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I hear the term “greenwashing” a lot these days but am still not sure exactly what it means. Can you enlighten?
Ruth Markell, Indianapolis, IN
In essence, greenwashing involves falsely conveying to consumers that a given product, service, company or institution factors environmental responsibility into its offerings and/or operations. CorpWatch, a non-profit dedicated to keeping tabs on the social responsibility (or lack thereof) of U.S.-based companies, characterizes greenwashing as “the phenomena of socially and environmentally destructive corporations, attempting to preserve and expand their markets or power by posing as friends of the environment.”
One of the groups leading the charge against greenwashing is Greenpeace. “Corporations are falling all over themselves,” reports the group, “to demonstrate that they are environmentally conscious. The average citizen is finding it more and more difficult to tell the difference between those companies genuinely dedicated to making a difference and those that are using a green curtain to conceal dark motives.”
Greenpeace is leading the charge against what has come to be called greenwashing: using a green curtain to conceal dark motives. Credit: iStockPhoto
Greenpeace is leading the charge against what has come to be called greenwashing: using a green curtain to conceal dark motives.
Greenpeace launched its Stop Greenwash campaign in 2009 to call out bad actors and help consumers make better choices. The most common greenwashing strategy, the group says, is when a company touts an environmental program or product while its core business is inherently polluting or unsustainable.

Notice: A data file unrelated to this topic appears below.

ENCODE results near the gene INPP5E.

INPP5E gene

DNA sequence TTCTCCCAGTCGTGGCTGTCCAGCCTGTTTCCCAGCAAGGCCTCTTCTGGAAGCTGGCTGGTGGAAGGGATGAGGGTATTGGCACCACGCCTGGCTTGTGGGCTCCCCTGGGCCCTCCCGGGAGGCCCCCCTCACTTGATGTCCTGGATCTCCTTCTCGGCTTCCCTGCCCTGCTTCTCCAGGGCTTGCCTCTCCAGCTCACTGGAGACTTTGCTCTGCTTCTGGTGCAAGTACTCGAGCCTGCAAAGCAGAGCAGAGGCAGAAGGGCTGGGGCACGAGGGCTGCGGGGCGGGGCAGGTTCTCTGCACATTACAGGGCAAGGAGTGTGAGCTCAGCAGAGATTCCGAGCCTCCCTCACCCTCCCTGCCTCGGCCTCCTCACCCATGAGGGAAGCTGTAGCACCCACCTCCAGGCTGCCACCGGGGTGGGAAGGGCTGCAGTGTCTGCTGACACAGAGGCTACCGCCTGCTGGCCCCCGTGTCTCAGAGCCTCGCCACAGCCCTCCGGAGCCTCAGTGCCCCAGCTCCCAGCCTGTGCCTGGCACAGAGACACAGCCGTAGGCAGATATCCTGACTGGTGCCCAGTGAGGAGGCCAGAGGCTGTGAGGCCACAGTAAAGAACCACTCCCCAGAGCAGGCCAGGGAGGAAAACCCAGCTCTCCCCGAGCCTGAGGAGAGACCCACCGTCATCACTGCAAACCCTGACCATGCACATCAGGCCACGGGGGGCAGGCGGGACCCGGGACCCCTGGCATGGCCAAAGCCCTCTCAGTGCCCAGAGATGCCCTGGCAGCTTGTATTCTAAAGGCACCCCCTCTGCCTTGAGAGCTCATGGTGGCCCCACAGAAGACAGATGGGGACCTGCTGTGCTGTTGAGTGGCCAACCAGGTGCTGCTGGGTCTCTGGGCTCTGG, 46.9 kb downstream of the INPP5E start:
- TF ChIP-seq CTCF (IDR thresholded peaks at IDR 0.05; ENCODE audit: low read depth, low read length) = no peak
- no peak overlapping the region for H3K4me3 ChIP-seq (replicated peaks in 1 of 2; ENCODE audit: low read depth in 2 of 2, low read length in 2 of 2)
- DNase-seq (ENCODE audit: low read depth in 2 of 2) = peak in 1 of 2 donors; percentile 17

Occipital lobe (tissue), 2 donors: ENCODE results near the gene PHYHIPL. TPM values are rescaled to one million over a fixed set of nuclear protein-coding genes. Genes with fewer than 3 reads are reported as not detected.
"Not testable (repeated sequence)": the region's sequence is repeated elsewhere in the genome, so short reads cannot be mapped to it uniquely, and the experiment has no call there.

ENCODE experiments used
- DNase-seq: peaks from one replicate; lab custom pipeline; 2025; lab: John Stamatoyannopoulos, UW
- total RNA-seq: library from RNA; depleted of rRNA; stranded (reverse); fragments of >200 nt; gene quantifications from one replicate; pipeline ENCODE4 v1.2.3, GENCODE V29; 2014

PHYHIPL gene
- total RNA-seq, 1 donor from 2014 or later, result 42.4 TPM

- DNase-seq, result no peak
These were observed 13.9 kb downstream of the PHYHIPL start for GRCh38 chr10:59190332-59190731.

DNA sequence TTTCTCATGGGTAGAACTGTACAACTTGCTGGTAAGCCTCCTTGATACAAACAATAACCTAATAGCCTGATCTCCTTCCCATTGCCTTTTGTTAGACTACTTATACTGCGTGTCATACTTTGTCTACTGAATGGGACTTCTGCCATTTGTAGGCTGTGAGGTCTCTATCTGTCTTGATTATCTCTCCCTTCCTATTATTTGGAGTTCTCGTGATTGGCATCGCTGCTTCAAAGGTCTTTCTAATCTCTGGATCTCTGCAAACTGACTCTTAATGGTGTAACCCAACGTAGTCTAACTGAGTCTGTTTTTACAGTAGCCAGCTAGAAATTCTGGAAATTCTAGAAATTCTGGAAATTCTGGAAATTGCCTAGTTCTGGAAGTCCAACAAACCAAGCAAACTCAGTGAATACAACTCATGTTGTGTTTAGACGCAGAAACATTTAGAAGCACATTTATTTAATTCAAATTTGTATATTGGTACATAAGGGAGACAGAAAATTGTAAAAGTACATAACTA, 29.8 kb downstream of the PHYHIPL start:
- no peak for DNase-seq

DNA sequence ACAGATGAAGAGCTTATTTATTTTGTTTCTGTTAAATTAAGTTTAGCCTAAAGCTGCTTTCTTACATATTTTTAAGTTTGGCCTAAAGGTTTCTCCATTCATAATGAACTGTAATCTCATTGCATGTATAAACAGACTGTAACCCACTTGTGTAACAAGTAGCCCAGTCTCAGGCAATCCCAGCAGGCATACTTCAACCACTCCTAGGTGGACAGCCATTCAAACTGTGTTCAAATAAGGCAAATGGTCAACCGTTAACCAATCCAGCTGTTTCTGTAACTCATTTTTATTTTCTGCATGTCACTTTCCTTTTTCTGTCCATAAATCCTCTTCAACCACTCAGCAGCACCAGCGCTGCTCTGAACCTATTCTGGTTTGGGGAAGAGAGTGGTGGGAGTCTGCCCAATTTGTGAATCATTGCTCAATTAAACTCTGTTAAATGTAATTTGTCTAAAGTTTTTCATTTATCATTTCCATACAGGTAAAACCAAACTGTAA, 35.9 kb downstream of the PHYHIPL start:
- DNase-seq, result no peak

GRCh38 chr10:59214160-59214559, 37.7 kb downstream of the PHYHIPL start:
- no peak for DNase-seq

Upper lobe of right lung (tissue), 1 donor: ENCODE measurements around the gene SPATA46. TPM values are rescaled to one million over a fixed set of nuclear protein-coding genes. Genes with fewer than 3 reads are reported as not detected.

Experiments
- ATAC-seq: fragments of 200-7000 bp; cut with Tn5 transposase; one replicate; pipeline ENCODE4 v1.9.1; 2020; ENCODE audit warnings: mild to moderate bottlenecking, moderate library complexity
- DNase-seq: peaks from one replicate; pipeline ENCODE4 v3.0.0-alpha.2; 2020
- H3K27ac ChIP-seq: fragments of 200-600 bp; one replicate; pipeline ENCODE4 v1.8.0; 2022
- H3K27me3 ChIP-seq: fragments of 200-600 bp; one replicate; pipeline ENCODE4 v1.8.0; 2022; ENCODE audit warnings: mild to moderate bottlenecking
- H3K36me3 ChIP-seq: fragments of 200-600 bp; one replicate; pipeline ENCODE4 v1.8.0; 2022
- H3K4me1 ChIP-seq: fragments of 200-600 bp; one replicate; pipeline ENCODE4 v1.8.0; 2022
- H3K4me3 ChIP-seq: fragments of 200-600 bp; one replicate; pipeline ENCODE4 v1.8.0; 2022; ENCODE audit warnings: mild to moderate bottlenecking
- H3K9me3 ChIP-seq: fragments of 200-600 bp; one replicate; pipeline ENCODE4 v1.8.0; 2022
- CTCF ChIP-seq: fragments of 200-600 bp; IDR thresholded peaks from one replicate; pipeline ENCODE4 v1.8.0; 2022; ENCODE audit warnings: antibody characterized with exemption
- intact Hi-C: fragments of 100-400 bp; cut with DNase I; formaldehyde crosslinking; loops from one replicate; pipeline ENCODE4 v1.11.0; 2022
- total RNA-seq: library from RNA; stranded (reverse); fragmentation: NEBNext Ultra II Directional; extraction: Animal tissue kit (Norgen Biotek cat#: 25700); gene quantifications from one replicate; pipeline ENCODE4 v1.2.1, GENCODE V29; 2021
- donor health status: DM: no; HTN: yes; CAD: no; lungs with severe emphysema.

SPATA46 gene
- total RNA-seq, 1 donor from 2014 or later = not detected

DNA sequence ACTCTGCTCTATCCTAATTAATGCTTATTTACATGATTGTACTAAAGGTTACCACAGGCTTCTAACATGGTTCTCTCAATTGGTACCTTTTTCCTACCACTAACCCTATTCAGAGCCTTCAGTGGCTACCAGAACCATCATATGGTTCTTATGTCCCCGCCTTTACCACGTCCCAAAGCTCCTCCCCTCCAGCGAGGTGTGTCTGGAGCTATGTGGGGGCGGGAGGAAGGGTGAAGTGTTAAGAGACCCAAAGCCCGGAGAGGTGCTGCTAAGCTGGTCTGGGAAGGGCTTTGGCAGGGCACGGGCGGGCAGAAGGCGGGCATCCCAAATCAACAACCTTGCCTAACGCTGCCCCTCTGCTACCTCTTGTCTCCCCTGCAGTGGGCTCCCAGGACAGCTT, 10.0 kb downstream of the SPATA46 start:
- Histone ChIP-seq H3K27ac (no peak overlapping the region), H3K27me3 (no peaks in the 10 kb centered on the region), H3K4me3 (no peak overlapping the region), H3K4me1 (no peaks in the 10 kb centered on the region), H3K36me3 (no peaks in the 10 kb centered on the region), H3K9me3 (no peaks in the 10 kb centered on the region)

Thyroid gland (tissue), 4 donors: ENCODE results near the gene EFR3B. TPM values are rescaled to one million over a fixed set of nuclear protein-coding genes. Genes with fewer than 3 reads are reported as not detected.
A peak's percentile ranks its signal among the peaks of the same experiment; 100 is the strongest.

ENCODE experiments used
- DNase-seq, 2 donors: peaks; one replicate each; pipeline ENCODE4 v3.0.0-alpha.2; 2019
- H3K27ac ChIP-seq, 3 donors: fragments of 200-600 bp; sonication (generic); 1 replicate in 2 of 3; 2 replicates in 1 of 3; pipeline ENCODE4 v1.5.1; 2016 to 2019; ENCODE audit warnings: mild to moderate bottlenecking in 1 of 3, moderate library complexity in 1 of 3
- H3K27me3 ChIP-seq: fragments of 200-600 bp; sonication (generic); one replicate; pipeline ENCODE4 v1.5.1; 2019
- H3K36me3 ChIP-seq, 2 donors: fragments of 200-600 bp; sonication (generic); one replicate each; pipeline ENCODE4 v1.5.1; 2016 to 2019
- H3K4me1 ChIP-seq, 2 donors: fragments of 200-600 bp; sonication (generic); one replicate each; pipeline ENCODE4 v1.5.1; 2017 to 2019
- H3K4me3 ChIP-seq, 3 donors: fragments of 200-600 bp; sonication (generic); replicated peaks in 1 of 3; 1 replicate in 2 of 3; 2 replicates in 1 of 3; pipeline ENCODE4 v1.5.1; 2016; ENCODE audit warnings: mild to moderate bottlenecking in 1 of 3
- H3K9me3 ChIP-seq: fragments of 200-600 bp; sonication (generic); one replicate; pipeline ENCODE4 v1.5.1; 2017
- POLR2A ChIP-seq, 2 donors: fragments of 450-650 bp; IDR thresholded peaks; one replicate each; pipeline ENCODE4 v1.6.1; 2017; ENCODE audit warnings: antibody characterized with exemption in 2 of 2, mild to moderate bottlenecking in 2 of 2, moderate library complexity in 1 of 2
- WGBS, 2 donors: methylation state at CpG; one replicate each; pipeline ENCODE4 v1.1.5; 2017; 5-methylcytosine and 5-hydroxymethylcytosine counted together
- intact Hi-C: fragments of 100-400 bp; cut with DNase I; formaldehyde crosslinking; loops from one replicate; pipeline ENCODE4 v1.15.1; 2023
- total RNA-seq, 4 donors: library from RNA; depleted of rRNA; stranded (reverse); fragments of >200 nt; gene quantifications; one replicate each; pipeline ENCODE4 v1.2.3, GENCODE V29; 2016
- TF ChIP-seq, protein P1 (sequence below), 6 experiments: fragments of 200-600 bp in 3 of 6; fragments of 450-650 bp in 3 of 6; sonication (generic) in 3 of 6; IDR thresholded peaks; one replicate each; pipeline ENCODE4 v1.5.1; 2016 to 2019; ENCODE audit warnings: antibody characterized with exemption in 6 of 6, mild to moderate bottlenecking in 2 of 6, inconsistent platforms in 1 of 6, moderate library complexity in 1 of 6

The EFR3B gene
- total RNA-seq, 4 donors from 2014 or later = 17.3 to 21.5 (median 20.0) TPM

Another involves what Greenpeace calls “ad bluster”: using targeted advertising or public relations to exaggerate a green achievement so as to divert attention from actual environmental problems—or spending more money bragging about green behavior than on actual deeds. In some cases, companies may boast about corporate green commitments while lobbying behind the scenes against environmental laws.
Greenpeace also urges vigilance about green claims that brag about something the law already requires: “For example, if an industry or company has been forced to change a product, clean up its pollution or protect an endangered species, then uses PR campaigns to make such action look proactive or voluntary.”
For consumers, the best way to avoid getting “greenwashed” is to be educated about who is truly green and who is just trying to look that way to make more money. Look beyond advertising claims, read ingredient lists or ask employees about the real skinny on their company’s environmental commitment.
Also, look for labels that show a given offering has been vetted by a reliable third-party. For example, the U.S. Department of Agriculture’s Certified Organic label can only go on products that meet the federal government’s organic standard. Just because a label says “made with organic ingredients” or “all-natural” does not mean the product qualifies as Certified Organic, so be sure to look beyond the hype.
Even some eco-labels are suspect. If you see one you don’t recognize, look it up on Ecolabel Index, a global directory tracking 400+ different eco-labels in 197 countries across 25 industry sectors. The free online resource provides information on which company or group is behind each certification and whether or not independent third-party assessments are required.
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